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» Gov’t plan a news system to pay power-saving cooperation fee to companies

The Abe administration is studying a plan to require that power companies make “cooperation” payments to firms that cut their electricity use when demand peaks.

It hopes to have the new system ready to go by fiscal 2016, when the sale of electricity will be fully liberalized, they said.

The country’s electricity supply has become tight, mainly in high-demand summer and winter, as a result of the suspension of all reactors in the wake of the 2011 nuclear disaster at Tokyo Electric Power Co.’s Fukushima No. 1 facility.

The administration is trying to work out a more effective power-saving plan for the business sector, which accounts for some 60 percent of demand.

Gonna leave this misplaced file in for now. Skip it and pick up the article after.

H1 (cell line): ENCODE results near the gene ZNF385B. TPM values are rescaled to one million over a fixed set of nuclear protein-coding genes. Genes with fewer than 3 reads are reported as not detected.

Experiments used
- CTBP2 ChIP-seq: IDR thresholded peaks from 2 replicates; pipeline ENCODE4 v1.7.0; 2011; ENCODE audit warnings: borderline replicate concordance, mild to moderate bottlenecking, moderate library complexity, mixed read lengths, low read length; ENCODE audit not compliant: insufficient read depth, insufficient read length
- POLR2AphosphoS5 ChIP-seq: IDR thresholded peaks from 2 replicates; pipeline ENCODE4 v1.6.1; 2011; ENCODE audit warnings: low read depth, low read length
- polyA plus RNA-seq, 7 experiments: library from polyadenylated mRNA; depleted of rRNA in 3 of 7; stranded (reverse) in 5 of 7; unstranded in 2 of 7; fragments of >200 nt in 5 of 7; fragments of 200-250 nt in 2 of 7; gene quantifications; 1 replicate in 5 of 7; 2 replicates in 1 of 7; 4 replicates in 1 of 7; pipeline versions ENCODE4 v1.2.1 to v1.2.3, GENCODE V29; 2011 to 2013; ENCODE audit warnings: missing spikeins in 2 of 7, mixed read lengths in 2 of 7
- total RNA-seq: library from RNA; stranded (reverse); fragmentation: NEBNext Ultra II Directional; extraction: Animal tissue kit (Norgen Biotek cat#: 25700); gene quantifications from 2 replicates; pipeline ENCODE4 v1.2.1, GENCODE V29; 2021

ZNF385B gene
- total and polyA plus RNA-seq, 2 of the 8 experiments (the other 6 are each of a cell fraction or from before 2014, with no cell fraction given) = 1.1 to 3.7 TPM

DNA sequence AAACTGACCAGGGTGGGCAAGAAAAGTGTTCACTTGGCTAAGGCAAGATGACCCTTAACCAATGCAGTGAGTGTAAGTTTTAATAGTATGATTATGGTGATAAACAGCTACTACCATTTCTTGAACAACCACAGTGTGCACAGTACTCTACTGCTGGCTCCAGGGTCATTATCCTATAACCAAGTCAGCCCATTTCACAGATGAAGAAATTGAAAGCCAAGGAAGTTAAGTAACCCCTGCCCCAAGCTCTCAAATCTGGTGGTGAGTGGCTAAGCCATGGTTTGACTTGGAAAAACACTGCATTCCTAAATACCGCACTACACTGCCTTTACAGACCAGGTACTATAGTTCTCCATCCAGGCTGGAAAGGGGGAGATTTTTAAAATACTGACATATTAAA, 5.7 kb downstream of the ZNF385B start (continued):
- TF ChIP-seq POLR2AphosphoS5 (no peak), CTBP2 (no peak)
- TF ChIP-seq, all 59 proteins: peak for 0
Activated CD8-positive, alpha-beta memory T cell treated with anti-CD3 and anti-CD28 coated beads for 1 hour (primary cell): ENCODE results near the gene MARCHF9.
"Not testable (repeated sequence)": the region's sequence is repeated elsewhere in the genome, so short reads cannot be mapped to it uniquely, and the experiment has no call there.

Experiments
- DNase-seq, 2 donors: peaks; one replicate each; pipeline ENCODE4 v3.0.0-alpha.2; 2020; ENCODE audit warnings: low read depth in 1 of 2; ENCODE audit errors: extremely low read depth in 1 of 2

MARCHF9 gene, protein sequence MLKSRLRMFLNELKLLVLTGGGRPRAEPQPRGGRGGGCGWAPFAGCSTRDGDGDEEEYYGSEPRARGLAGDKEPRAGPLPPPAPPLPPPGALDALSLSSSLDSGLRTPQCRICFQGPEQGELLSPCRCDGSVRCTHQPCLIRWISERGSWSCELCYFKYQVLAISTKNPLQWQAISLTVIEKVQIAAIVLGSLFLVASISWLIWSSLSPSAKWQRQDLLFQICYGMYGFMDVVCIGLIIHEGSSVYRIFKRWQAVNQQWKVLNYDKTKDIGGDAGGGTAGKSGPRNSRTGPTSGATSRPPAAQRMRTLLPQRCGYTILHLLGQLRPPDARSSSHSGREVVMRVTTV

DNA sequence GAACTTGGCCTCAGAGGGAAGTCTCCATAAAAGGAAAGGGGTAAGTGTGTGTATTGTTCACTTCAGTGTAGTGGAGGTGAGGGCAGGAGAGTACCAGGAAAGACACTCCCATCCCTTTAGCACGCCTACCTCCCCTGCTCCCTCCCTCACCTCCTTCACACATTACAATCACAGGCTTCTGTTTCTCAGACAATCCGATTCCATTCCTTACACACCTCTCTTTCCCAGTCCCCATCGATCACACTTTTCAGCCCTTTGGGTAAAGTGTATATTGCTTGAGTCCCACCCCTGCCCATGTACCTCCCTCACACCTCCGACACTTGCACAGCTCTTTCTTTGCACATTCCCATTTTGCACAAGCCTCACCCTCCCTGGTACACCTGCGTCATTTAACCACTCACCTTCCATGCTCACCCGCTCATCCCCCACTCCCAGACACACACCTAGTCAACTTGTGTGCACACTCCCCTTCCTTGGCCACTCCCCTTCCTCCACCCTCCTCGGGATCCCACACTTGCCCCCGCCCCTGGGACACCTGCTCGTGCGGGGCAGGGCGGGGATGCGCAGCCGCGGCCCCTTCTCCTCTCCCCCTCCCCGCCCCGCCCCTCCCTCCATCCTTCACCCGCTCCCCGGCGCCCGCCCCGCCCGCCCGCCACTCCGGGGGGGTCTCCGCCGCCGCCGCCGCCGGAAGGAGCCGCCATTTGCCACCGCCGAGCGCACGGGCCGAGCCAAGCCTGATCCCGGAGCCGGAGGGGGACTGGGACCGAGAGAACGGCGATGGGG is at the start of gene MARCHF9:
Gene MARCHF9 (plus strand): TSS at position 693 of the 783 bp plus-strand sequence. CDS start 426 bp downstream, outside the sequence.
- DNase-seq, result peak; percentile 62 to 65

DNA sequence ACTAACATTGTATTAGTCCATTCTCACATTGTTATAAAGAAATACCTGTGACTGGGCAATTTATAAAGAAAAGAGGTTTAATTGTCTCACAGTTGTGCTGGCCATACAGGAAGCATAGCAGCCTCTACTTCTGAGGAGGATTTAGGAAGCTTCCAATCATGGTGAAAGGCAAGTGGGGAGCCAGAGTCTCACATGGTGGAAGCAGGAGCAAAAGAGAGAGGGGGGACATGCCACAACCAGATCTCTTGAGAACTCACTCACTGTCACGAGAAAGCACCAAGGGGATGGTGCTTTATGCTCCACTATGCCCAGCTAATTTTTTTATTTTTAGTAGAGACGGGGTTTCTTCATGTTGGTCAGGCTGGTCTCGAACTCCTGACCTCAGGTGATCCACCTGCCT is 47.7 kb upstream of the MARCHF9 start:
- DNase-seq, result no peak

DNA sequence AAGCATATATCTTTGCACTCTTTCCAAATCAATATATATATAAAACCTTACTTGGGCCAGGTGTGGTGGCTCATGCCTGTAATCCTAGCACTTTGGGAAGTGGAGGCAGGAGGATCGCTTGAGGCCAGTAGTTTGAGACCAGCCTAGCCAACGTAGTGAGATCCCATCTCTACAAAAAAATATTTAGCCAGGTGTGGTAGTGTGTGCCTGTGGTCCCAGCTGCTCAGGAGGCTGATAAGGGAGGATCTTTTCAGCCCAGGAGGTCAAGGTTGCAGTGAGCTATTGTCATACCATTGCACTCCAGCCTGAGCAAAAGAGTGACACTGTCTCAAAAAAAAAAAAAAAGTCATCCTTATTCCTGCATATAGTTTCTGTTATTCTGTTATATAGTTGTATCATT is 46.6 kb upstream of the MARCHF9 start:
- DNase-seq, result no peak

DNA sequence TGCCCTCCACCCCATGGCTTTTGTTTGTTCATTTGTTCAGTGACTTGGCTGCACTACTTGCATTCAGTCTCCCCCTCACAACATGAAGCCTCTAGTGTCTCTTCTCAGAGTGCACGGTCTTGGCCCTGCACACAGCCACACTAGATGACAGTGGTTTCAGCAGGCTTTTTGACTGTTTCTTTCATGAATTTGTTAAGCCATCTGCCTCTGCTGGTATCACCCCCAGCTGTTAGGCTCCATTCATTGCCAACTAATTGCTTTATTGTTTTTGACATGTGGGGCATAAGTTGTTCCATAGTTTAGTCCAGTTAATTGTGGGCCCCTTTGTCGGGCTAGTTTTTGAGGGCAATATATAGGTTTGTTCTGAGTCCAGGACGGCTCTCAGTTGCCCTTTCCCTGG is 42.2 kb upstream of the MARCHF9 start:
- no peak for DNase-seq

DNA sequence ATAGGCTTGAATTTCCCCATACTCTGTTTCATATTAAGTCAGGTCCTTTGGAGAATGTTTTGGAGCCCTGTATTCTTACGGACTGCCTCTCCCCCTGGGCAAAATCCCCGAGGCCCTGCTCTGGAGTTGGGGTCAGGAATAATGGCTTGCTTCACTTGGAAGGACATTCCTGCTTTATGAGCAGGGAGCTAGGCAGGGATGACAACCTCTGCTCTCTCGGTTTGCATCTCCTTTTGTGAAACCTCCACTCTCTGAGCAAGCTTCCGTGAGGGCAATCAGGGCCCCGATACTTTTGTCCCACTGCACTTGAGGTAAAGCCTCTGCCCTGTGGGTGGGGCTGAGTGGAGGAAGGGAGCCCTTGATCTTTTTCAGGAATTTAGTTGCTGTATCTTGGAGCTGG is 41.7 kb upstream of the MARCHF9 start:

Under the plan from the Ministry of Economy, Trade and Industry, businesses would be required to work out beforehand their power-saving hours and amounts through an intermediary firm called an aggregator.

In times of tight supply, utilities would ask the firms to cut back on electricity use and pay those that do so.

The United States and Europe are going ahead with so-called “negawatt power” transactions, which regard electricity saved as the equivalent of electricity generated.
<Media Report>
Administration eyes system for utilities to pay power-saving firms (Japan Times)

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